In support of the latest of Simon Jenkins's endless string of columns aimed against 'the interventionist agenda', one Dr John Doherty writes in the letters column of today's Guardian that he (Jenkins) 'could have quoted John Stuart Mill's words in On Liberty: "I am not aware that any community has a right to force another to be civilised."' Doherty's suggestion is vitiated by the fact that this is a rare case where the phrase 'taken out of context' applies. But he raises an interesting question all the same - which is: how far do the moral rights of a community extend vis-à-vis those of the individuals who make it up?
First, though, the point about context; the context, that is to say, of John Stuart Mill's argument in On Liberty. Dr Doherty omits to note that Mill's statement 'I am not aware that any community has a right to force another to be civilised' concerns an issue (see the final paragraph of chapter 4 here) where the putatively uncivilized practice in question is said by him to be a voluntary one, and is also subject to the proviso that there is 'perfect freedom of departure to those who are dissatisfied'. Moreover, Mill writes, immediately after the statement quoted by Dr Doherty:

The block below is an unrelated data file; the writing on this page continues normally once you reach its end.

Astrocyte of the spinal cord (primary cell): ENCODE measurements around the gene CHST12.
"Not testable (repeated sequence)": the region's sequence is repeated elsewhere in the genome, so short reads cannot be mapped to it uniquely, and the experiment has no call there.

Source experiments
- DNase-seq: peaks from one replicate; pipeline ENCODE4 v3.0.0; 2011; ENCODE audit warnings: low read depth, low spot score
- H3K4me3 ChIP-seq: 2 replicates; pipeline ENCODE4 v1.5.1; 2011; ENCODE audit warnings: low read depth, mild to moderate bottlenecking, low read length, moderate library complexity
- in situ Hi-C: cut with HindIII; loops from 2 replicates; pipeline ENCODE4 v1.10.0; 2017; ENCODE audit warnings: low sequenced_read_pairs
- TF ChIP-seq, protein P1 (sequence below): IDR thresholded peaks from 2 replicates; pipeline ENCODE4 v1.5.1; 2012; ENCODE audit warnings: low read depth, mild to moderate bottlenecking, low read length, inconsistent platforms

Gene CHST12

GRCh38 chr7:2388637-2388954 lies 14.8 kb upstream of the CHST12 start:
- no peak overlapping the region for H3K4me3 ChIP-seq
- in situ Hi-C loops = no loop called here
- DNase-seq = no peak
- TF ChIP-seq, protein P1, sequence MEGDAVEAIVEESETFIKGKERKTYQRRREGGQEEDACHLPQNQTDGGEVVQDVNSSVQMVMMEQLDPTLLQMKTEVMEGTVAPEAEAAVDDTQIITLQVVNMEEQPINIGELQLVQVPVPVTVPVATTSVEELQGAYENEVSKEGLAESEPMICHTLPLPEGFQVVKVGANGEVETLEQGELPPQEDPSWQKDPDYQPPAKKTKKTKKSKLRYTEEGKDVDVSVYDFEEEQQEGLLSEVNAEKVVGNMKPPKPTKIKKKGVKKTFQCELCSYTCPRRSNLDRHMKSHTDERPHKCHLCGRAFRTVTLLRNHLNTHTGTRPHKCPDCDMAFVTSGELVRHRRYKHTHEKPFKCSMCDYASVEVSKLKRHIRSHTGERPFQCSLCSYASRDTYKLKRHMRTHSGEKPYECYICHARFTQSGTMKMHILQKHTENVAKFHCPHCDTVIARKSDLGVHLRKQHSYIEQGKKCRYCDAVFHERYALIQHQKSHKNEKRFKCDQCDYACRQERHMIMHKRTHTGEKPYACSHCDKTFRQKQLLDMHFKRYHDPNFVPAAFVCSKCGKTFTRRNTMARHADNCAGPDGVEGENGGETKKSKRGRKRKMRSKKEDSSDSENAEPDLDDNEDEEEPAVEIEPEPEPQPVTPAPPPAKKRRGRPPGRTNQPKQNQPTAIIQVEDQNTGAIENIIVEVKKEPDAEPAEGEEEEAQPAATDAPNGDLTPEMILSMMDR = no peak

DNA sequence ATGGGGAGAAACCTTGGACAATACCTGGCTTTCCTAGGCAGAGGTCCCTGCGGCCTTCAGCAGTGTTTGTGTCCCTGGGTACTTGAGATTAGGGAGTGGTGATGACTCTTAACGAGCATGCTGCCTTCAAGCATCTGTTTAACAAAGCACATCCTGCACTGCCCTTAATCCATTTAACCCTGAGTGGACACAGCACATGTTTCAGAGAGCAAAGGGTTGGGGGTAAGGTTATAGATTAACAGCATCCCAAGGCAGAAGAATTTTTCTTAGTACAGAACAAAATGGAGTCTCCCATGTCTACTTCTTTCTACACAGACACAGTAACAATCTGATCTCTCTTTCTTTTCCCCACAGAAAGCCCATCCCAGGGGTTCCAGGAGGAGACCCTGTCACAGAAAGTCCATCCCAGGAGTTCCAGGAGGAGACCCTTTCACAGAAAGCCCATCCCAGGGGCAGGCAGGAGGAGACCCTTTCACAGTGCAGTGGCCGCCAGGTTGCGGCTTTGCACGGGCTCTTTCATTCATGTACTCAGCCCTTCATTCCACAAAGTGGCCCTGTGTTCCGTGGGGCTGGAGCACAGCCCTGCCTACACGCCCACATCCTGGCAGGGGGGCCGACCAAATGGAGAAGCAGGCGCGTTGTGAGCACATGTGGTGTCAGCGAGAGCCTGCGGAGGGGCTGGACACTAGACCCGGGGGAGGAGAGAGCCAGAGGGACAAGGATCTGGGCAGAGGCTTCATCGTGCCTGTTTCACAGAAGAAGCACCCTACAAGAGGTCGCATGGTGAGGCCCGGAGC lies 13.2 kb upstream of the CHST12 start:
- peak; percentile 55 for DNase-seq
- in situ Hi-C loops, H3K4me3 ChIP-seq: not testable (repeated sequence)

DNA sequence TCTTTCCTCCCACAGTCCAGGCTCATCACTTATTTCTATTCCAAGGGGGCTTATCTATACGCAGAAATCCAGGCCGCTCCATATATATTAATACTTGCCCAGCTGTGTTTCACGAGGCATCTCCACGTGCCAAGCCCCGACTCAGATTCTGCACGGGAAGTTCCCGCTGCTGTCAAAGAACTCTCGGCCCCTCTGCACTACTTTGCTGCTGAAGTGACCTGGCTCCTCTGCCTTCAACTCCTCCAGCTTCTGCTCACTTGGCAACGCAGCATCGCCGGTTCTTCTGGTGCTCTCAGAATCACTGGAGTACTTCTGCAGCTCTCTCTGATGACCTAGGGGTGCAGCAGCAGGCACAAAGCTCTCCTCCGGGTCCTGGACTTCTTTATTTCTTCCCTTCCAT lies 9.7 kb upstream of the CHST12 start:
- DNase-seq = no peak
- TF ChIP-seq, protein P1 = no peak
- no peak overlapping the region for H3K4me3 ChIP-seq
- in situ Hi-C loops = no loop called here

So long as the sufferers by the bad law do not invoke assistance from other communities [my italics], I cannot admit that persons entirely unconnected with them ought to step in and require that a condition of things with which all who are directly interested appear to be satisfied, should be put an end to because it is a scandal to persons some thousands of miles distant, who have no part or concern in it.
This puts rather a different complexion on Mill's line of thought.
However, leaving Mill aside, it has become a principle of the global collectivity of nations, as embodied in many and widely ratified instruments, that the moral authority of any particular national community is not unlimited. Among the things it is limited by are the basic rights of individuals: their rights not to be treated in certain vicious ways. This does not mean that military intervention is always justified; it may be impractical, threaten to make things worse. But it does mean that national sovereignty can sometimes be overridden to prevent or punish the commission by governments of acts that are in breach of civilized norms. To this extent the international community and particular national communities acting in its name do claim a right of compulsion against delinquent regimes.